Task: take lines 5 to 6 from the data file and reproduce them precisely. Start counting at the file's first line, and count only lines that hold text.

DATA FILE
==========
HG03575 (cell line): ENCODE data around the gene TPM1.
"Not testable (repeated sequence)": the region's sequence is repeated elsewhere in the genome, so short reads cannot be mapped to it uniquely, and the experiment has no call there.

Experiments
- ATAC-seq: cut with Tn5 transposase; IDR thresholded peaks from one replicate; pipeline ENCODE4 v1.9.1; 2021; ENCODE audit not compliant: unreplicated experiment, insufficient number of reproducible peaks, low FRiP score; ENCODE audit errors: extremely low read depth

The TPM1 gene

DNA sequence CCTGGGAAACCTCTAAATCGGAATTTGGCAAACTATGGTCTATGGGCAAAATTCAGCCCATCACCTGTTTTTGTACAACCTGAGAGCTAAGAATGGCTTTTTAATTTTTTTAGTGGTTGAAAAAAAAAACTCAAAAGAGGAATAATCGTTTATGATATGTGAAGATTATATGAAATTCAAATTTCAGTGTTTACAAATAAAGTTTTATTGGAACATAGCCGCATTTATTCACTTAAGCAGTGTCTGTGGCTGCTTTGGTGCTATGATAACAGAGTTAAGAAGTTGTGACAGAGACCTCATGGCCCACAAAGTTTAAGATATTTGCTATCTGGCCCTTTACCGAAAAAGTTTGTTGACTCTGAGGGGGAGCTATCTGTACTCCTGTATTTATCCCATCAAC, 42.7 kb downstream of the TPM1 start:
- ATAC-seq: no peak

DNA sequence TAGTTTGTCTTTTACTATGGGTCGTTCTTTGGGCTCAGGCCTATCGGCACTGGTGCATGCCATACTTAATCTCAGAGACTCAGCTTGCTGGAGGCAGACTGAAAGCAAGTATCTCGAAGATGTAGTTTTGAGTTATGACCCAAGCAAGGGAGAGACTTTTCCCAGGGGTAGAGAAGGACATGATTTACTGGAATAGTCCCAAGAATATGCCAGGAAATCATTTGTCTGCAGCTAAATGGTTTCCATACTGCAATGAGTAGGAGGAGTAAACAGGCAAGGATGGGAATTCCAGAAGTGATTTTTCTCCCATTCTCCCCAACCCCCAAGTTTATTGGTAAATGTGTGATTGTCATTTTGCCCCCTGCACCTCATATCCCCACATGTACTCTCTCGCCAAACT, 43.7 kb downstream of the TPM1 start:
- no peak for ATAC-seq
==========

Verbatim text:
The TPM1 gene

DNA sequence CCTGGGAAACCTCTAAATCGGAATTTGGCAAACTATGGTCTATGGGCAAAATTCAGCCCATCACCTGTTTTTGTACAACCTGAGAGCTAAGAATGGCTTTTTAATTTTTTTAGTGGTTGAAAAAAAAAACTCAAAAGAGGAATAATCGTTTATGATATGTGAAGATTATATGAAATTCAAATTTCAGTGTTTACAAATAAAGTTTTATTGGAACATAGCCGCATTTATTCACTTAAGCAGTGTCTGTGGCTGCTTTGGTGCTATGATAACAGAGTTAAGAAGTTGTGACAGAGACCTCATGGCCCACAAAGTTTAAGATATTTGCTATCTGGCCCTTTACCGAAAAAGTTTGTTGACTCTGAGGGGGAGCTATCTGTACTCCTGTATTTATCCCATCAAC, 42.7 kb downstream of the TPM1 start: